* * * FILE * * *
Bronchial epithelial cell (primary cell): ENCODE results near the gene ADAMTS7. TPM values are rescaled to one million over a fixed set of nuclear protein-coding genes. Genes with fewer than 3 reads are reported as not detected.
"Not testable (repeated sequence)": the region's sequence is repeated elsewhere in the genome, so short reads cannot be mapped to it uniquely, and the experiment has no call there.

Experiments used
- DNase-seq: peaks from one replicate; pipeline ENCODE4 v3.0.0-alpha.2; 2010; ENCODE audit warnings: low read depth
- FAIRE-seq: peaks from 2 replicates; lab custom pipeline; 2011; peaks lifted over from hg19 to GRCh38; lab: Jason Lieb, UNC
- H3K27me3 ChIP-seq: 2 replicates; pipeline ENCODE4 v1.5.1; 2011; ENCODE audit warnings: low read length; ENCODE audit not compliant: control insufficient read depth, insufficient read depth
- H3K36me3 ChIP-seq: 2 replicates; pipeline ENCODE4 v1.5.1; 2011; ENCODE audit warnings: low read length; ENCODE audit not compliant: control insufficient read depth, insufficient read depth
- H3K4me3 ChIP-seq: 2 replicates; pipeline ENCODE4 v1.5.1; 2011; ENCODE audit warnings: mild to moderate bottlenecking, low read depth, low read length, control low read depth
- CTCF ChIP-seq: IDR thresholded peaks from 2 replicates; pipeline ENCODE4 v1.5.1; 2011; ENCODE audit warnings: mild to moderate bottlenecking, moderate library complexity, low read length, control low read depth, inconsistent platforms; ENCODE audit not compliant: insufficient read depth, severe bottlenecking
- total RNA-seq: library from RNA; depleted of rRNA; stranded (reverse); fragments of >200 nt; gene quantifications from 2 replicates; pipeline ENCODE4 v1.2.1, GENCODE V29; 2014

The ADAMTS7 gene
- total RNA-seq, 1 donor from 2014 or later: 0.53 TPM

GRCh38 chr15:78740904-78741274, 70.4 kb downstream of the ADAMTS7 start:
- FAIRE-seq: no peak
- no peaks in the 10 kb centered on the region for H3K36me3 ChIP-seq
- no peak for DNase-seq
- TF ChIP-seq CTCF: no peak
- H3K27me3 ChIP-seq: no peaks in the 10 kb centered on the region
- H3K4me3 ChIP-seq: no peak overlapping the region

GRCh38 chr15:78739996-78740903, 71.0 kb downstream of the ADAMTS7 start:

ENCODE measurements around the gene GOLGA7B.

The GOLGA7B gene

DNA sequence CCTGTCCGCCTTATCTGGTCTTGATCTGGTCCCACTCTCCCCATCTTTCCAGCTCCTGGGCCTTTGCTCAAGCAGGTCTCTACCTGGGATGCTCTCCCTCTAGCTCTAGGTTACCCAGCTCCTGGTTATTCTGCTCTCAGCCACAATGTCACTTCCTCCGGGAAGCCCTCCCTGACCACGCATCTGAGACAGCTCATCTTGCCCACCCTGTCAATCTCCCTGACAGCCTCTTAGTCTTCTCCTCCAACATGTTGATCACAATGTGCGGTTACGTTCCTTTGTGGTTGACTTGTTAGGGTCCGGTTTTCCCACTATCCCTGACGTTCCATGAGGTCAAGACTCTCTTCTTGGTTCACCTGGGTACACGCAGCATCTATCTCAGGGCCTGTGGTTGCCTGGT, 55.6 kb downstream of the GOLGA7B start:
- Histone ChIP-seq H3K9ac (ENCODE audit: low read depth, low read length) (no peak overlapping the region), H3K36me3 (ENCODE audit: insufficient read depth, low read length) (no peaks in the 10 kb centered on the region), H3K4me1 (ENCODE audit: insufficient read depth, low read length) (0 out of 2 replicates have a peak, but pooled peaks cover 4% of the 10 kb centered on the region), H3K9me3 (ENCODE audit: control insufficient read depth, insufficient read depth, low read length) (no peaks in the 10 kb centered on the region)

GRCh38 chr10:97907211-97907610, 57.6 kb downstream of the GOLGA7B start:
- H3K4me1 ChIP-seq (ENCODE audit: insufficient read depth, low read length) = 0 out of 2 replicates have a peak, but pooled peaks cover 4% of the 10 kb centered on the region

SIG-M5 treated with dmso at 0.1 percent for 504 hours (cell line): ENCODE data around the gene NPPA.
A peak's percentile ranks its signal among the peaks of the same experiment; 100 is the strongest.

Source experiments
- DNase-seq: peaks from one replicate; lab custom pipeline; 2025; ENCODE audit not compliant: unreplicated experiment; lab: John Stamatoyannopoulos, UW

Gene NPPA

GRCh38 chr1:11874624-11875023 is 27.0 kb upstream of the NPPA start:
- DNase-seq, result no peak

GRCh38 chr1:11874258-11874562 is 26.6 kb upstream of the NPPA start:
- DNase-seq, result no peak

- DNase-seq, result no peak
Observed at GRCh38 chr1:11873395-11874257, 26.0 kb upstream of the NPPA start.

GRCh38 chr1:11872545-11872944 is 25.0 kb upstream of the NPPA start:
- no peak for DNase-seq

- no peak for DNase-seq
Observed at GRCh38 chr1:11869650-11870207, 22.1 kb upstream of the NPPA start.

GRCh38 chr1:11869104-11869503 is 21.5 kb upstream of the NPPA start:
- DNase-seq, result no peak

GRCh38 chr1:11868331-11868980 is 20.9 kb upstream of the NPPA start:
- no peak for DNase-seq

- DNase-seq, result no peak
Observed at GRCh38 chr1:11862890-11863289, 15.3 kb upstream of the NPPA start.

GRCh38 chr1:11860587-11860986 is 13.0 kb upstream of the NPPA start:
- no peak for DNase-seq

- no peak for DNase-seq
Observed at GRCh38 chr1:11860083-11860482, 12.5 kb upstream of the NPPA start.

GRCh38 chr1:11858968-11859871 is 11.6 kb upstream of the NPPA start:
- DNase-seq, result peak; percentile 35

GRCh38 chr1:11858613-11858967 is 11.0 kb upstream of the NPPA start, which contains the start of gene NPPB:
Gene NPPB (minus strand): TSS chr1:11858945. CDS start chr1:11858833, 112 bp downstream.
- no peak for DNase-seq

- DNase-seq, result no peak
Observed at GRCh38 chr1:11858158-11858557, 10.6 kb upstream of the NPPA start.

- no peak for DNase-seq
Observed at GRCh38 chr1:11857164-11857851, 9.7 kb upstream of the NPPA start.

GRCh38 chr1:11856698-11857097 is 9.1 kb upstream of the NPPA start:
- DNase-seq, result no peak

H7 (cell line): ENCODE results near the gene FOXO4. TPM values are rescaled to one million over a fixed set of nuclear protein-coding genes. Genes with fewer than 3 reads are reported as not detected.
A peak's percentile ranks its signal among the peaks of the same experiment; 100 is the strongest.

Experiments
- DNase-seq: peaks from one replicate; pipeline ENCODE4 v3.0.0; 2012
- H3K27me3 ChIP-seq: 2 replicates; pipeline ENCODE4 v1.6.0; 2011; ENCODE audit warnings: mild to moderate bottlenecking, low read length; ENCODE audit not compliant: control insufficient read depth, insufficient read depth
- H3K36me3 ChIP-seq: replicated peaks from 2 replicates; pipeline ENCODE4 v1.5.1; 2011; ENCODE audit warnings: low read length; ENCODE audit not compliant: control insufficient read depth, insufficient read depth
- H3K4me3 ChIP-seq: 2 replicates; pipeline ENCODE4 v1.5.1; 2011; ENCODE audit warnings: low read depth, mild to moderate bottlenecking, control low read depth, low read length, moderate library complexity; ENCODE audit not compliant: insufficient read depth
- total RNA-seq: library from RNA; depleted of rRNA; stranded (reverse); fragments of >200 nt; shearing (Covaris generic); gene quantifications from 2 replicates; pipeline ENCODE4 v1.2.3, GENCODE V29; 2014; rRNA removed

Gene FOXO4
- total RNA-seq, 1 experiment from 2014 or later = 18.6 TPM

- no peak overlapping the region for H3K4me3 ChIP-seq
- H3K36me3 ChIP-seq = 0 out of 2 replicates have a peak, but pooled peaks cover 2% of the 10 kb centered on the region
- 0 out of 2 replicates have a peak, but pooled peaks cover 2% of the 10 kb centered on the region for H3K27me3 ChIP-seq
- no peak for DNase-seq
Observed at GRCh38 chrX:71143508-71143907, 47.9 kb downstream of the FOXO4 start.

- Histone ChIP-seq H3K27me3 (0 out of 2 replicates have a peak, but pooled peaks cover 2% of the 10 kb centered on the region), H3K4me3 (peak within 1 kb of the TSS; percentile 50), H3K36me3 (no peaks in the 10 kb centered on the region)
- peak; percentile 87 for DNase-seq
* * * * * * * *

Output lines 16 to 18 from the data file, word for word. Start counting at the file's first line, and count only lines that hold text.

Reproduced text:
- no peak for DNase-seq
- TF ChIP-seq CTCF: no peak
- H3K27me3 ChIP-seq: no peaks in the 10 kb centered on the region